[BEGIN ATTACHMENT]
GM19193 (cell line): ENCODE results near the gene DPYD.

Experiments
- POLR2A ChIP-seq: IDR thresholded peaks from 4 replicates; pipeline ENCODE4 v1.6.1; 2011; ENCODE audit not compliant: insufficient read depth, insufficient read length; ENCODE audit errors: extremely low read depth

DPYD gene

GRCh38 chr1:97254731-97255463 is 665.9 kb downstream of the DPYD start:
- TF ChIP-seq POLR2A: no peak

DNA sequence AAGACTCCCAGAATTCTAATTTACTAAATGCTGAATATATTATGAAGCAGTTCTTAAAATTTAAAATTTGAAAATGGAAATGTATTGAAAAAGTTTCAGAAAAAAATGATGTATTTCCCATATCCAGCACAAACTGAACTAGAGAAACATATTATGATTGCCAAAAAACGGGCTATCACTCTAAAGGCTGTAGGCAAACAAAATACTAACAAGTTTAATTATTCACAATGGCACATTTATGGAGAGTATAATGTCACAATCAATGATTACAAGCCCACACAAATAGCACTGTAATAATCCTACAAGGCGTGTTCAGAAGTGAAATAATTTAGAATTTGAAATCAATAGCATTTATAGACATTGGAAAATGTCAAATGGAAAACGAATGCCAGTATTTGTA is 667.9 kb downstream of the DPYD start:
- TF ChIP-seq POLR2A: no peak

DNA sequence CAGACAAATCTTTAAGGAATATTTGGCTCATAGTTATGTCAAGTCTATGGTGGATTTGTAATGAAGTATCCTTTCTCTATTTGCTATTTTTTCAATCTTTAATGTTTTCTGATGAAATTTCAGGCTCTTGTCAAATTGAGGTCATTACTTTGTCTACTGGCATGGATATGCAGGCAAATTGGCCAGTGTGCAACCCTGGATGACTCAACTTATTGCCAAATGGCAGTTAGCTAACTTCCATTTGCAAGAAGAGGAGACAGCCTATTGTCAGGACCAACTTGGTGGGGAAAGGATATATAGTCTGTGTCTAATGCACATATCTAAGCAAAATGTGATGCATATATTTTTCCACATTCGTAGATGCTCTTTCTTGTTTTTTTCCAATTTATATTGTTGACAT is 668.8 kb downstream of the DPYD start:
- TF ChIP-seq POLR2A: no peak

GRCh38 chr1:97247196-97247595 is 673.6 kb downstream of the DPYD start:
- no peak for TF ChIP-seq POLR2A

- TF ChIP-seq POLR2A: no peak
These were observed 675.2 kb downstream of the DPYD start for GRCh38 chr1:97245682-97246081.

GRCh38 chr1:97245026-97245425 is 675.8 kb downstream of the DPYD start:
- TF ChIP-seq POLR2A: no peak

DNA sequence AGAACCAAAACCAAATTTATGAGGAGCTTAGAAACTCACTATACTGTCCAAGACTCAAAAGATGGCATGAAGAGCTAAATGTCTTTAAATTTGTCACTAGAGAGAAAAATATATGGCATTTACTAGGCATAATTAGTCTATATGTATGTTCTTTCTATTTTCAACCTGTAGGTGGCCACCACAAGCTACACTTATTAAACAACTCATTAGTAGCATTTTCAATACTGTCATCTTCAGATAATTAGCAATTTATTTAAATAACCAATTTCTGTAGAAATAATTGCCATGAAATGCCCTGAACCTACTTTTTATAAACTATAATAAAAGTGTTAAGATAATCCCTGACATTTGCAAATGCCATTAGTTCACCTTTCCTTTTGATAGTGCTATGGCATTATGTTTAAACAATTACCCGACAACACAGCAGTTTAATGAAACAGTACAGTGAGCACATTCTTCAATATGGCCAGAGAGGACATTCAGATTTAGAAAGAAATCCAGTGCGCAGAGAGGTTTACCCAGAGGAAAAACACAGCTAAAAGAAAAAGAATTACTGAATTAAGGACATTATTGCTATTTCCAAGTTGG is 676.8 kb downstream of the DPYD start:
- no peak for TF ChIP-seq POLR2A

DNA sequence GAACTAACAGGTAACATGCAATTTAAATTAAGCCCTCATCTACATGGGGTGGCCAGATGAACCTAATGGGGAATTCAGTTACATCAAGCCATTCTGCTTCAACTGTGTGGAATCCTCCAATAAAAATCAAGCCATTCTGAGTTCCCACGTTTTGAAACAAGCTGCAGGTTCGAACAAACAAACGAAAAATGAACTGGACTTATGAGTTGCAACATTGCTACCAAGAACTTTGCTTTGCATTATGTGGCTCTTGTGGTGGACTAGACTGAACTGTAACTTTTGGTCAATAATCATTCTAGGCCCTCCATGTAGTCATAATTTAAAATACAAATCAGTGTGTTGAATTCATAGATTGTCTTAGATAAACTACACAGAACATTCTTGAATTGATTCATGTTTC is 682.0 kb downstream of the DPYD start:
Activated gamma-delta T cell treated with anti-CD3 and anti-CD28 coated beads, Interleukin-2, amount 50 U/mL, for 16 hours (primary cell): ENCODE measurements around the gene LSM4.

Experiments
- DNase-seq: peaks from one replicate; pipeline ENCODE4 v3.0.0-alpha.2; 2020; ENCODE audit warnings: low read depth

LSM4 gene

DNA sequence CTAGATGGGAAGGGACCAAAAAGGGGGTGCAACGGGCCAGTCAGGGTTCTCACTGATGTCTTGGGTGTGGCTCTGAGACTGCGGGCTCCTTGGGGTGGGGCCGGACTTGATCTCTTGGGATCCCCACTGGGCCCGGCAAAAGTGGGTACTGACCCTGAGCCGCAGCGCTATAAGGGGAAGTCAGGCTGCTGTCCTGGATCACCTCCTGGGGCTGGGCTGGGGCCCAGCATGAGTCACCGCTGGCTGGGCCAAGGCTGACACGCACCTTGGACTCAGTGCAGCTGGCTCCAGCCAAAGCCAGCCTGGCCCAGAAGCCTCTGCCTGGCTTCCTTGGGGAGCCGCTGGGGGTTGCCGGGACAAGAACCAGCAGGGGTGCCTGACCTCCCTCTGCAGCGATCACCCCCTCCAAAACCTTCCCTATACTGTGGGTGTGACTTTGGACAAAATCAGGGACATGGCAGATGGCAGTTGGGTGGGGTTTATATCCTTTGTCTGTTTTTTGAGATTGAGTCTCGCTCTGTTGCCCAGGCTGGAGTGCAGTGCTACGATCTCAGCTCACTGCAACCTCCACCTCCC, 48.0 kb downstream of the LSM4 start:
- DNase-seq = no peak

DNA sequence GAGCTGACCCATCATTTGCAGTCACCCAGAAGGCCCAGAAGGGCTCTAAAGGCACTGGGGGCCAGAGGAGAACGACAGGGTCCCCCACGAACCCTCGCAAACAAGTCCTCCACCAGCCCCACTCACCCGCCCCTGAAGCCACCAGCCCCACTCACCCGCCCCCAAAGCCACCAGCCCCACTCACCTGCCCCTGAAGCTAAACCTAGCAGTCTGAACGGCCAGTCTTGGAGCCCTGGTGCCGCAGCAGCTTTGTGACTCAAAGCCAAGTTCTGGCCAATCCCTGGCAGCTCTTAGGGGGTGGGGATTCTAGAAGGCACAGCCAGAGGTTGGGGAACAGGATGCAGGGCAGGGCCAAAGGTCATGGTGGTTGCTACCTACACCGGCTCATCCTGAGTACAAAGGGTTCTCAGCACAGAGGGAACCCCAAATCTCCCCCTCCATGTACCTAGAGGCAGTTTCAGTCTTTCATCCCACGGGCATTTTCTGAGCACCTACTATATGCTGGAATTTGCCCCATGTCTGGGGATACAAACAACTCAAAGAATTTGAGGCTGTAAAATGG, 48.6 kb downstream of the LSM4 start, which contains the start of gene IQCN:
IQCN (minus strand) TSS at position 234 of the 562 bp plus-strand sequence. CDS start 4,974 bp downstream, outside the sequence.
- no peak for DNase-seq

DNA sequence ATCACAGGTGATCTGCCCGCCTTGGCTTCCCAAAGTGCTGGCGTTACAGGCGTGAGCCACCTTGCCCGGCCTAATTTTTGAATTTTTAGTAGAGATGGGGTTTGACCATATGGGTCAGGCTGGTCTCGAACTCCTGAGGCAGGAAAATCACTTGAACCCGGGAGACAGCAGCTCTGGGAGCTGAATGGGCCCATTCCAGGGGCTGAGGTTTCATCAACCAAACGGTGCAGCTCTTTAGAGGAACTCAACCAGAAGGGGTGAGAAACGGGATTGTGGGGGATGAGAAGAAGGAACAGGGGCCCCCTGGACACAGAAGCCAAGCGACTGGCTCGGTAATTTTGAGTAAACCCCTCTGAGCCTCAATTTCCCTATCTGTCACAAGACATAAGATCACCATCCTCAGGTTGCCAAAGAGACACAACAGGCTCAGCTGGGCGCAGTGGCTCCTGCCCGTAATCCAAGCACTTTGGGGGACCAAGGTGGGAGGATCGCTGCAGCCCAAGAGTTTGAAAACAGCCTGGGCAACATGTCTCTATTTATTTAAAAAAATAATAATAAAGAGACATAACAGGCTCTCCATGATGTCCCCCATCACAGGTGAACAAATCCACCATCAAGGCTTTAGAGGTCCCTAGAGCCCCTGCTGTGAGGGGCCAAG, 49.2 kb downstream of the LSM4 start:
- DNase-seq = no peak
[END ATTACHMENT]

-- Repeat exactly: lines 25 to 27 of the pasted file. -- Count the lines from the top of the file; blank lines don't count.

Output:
- DNase-seq = no peak

DNA sequence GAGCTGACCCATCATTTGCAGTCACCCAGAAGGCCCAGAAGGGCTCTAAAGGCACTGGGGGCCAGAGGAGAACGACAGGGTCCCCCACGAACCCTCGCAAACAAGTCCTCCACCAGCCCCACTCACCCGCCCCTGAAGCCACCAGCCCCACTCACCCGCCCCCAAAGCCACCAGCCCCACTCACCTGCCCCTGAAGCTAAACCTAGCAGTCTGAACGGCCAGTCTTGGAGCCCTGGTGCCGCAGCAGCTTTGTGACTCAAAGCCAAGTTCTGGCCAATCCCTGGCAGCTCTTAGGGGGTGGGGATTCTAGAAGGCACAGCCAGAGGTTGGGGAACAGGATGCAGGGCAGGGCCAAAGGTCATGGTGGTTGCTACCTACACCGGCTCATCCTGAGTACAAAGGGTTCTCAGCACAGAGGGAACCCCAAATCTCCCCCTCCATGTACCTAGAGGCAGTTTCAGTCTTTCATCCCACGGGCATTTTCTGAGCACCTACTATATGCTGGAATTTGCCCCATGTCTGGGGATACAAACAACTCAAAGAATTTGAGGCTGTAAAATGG, 48.6 kb downstream of the LSM4 start, which contains the start of gene IQCN:
IQCN (minus strand) TSS at position 234 of the 562 bp plus-strand sequence. CDS start 4,974 bp downstream, outside the sequence.